With its stories of courage, sadness, longing, romance, suspense, tragedy, and heroes, The Greatest Generation has all the elements of a Hollywood blockbuster. Except they’re all true! First hand accounts edited and organized with Tom Brokaw’s expert hand.

Given the self-serving, extremely partisan, financially reckless climate currently sweeping our country, everyone would be well-served to read The Greatest Generation, and be reminded of what the United States represented to the world at one time in our history by understanding the ultimate sacrifices the World War II generation made in the name of country and freedom. In the 1970s, nearly three-fourths of Congress was comprised of veterans. Now, veterans make up less than twenty percent of Congress, which may well explain Congress’ willingness to provide huge budgets to the Pentagon for expansion of our military machine while spending fractions of that budget on care for the veterans spit out by that expansion. The subjects of Brokaw’s accounts would be ashamed of the current state of affairs.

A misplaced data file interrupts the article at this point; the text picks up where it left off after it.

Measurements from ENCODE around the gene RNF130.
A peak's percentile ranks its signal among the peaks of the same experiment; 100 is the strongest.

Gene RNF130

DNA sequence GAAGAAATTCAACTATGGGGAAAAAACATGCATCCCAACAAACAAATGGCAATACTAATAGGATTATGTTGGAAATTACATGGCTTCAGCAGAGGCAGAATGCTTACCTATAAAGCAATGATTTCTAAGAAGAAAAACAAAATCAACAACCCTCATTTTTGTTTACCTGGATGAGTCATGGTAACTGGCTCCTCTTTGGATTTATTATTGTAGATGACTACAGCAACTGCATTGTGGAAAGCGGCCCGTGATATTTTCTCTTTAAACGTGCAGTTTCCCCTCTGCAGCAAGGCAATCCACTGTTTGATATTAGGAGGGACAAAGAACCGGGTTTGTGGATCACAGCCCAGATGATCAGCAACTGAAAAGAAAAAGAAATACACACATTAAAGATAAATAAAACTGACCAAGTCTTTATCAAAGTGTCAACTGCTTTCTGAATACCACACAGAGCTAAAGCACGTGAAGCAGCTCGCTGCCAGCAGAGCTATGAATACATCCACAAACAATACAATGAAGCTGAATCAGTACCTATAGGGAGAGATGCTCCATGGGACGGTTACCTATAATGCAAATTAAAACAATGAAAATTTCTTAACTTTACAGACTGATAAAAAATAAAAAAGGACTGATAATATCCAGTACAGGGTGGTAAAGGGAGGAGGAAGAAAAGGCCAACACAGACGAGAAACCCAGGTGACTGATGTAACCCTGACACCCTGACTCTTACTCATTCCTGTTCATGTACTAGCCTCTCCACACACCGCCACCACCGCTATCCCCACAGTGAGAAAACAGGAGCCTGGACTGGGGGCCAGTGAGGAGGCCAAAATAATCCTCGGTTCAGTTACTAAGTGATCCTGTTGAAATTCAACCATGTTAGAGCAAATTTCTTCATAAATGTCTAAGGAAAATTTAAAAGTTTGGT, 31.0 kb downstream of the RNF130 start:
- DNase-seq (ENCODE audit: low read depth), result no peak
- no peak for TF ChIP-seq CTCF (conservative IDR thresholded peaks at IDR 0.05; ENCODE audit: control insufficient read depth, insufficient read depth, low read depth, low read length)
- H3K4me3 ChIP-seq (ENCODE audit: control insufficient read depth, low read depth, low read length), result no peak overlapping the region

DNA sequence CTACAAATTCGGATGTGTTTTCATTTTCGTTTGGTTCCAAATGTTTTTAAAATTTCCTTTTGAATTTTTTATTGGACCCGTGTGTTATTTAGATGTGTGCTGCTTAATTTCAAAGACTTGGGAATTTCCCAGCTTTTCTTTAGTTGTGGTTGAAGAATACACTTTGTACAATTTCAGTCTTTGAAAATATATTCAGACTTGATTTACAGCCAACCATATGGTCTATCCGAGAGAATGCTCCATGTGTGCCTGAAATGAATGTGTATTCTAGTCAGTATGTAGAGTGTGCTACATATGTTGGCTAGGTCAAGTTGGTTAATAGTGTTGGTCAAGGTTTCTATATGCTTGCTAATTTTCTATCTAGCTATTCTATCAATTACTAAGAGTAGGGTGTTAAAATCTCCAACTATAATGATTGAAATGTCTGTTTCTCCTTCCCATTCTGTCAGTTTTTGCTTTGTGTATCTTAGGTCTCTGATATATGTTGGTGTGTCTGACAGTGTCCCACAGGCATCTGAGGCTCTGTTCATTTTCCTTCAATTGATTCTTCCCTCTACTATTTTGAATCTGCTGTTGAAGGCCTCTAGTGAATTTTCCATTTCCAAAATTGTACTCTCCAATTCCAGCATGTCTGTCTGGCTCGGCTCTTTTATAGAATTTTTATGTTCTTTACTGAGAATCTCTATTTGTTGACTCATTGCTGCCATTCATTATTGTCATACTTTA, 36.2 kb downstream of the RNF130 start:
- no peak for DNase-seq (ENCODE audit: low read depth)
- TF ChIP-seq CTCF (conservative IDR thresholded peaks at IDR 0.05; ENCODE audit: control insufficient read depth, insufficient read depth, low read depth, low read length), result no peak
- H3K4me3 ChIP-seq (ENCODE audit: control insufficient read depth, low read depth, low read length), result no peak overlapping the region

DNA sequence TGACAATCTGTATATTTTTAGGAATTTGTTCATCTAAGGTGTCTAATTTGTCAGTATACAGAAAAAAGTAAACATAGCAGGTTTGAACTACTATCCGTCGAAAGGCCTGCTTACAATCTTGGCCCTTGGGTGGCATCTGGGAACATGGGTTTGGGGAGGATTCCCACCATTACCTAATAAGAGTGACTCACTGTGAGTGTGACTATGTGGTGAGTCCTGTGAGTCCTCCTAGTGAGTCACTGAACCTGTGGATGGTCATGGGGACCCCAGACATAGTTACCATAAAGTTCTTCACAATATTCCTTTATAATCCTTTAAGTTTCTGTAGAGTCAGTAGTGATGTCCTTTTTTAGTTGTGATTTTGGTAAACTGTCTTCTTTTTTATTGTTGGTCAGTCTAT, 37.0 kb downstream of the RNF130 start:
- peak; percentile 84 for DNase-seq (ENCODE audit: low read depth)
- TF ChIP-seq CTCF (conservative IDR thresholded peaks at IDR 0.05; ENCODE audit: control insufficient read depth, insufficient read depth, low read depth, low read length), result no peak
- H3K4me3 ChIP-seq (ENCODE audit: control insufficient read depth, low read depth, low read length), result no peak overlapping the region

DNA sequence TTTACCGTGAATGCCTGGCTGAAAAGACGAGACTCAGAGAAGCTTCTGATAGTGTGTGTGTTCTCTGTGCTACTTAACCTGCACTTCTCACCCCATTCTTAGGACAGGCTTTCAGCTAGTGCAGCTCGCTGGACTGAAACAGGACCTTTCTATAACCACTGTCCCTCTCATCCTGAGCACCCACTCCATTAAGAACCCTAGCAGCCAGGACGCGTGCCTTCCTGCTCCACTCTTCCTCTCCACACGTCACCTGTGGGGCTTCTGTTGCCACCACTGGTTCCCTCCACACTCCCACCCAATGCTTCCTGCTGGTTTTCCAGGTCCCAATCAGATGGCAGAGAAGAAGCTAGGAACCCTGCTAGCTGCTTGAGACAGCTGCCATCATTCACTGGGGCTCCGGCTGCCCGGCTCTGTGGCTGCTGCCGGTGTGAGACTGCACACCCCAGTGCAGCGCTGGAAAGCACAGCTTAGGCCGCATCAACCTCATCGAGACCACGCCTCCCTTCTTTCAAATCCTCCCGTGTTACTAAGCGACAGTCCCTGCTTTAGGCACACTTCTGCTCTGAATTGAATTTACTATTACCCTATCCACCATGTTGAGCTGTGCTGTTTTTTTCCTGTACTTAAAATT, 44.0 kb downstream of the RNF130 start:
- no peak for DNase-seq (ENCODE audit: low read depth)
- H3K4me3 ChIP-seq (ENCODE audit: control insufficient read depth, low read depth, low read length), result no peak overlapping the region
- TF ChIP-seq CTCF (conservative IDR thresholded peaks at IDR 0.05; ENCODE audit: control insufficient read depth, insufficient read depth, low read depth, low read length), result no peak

At the time of WWII, these men and women, mostly teenagers and young twenty-somethings, gave up everything to join the fight against Nazism, Imperialism, and Fascism. Many didn’t even know what these ideologies meant. While reading their stories in The Greatest Generation, I was struck by their humility, their matter-of-fact heroism, their stoic natures, their almost unanimous unwillingness to consider their actions anything other than their civic duty.

I highly recommend this book, especially if you are a millennial who did not have the opportunity to know a WWII veteran. You’ll be glad you cracked the spine!